Despite a small number of intensive care cases in the ACT, unvaccinated people are making up four in five of those in the ICU.
The ACT has recorded 537 new COVID-19 cases and no new deaths, with 62 people in hospital with the virus.
There are two people in intensive care and one requiring ventilation, according to the figures reported on Monday.
Chief Minister Andrew Barr says the one per cent of ACT residents who are unvaccinated make up more than 80 per cent of people requiring intensive care in January.
“We have a very low number of people in intensive care, who are overwhelmingly people who are not vaccinated,” he said.
“We are very conscious of the number of people with severe disease that requires them to be in hospital to be treated for COVID.”
More than half of the people in hospital with COVID are not there because of the virus, Mr Barr said.
Almost half of the territory’s residents above the age of 18 have received their booster shot, while about 70 per cent of children between the age of five and 11 have had their first dose.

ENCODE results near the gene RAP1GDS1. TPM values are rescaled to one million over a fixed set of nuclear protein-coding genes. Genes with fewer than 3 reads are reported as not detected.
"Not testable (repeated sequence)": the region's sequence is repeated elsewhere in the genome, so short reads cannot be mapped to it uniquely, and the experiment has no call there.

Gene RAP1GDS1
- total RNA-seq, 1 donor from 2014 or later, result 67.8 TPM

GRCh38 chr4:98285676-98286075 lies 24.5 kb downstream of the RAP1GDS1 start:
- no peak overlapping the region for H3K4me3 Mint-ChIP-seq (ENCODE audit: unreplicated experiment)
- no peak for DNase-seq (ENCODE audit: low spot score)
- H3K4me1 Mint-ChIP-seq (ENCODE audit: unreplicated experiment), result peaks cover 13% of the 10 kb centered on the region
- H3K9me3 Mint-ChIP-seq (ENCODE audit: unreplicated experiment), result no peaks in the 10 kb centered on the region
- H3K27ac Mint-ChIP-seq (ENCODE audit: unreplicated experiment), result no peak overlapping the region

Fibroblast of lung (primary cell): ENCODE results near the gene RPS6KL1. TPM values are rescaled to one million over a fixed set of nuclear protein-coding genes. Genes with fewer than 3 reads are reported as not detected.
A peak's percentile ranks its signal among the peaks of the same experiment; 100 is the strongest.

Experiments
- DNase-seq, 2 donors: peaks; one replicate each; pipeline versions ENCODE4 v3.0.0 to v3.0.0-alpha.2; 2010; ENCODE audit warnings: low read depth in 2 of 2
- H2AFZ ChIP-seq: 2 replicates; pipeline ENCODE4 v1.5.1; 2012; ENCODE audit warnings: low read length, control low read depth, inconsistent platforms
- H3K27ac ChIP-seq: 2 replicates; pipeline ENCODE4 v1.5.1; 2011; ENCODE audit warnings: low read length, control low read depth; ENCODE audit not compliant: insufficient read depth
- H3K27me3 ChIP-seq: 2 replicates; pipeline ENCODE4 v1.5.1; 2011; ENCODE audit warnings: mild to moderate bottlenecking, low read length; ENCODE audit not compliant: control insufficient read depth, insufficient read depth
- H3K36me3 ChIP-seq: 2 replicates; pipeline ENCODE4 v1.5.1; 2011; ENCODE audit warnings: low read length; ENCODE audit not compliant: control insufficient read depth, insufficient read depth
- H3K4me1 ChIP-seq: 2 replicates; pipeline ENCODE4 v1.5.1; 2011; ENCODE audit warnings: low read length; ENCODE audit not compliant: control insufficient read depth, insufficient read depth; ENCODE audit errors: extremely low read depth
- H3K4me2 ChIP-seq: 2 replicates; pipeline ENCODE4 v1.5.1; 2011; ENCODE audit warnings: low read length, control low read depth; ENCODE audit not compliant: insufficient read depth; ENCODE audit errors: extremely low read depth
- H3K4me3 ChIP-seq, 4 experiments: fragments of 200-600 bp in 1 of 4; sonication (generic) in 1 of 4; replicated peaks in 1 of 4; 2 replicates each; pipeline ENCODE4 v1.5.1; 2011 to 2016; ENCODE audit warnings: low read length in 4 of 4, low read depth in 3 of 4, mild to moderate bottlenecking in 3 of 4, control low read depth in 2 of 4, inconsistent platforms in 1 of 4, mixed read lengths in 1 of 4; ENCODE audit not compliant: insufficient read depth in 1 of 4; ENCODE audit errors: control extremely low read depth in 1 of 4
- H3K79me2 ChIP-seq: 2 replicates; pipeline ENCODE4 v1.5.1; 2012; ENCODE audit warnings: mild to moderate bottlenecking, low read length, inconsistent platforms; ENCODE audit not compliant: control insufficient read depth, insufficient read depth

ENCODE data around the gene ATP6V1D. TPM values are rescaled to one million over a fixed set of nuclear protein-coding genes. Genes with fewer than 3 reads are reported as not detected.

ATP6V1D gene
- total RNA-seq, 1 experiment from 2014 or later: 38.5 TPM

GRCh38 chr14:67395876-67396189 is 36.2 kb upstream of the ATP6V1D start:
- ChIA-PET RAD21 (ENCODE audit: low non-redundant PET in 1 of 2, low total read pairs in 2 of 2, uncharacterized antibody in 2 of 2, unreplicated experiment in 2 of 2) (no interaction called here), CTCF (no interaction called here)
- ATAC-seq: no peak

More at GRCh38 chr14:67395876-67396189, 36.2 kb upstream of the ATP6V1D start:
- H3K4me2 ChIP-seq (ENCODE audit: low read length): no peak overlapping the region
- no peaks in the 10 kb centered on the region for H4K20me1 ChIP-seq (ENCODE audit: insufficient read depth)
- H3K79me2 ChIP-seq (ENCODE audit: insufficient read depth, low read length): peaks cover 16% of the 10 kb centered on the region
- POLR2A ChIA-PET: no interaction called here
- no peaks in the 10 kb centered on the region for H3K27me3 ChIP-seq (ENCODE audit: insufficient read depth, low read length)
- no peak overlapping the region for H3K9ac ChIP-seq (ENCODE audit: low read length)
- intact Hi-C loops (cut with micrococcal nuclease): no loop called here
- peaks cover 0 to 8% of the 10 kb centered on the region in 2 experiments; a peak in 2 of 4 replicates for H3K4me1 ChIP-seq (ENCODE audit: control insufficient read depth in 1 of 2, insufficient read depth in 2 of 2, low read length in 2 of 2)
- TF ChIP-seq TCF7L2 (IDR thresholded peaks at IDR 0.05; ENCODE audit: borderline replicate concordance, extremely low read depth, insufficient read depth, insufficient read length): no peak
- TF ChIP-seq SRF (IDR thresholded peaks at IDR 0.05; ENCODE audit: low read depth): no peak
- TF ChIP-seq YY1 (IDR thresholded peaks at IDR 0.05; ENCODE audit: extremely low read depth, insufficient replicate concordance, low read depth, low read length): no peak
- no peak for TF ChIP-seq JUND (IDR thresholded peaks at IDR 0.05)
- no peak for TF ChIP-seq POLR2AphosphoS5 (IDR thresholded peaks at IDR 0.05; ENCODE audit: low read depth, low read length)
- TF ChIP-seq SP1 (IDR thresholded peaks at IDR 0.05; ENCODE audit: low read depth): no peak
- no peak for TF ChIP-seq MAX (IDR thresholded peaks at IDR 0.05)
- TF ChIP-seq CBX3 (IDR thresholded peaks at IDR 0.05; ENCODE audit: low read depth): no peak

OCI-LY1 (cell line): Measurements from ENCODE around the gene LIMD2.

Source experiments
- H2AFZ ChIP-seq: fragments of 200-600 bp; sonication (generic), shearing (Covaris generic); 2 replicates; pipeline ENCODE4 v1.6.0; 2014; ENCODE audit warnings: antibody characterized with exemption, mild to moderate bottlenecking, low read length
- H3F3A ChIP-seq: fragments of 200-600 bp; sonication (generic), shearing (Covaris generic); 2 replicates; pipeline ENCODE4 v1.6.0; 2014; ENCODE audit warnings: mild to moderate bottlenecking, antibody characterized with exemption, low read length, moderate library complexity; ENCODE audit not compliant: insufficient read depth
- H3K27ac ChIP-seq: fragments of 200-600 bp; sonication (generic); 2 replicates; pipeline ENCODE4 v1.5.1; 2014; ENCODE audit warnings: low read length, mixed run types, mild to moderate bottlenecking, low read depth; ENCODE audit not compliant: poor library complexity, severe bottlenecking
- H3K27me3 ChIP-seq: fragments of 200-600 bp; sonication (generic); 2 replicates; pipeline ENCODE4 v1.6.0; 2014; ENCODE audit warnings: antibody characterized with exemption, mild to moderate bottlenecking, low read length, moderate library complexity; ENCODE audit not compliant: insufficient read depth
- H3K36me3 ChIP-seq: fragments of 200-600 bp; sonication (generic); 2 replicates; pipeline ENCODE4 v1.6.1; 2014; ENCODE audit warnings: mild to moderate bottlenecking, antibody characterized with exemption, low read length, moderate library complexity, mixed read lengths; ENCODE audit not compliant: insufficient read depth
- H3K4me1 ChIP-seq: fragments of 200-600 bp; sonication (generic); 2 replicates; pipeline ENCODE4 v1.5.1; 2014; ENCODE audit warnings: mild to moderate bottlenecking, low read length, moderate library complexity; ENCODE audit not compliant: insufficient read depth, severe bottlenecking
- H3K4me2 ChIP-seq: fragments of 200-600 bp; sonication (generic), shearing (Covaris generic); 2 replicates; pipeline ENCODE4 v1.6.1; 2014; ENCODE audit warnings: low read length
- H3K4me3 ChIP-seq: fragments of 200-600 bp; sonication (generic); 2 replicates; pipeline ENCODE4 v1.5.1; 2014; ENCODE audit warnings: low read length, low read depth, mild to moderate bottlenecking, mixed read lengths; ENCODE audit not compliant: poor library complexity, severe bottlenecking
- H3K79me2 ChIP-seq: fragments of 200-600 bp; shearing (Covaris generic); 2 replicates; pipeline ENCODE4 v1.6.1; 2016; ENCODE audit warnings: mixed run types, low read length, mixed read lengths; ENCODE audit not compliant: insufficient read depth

Mr Barr said the ACT would move to change the definition of fully vaccinated to three doses if the recommendation was agreed to by national cabinet.
There are now 4175 active cases in the territory, and the total number of cases is nearing 36,000.
It comes as the ACT government extends its public health requirements, with mask mandates, density limits and a ban on dancing extended until at least February 25.
Measures could be relaxed sooner if recommended by health authorities at a checkpoint in a fortnight.
Mr Barr said extension of these measures is a sensible step to mitigate virus transmission as activity increases.
“We’re anticipating much more movement across the community over the coming weeks as Canberrans go back to work and schools reopen,” Mr Barr said.
The chief minister has encouraged people to work from home where possible and 200,000 rapid antigen tests will be handed out to teachers and students to monitor virus transmission as schools return.
Mr Barr says the curve in the ACT has stabilised over the past 10 days but with eight times the amount of testing, it is likely a lot of symptomatic cases will be picked up and inflate official figures.
“We are going to get a very good level of surveillance of asymptomatic infection in the community over the course of this week and the next few that will give us a sense of where in this Omicron wave we are at,” he said.
With daily cases sitting between 500 to 1000 in the ACT, Mr Barr said if daily numbers came in at less than 4000 to 8000 it meant the ACT was “definitely on the downside of this Omicron wave”.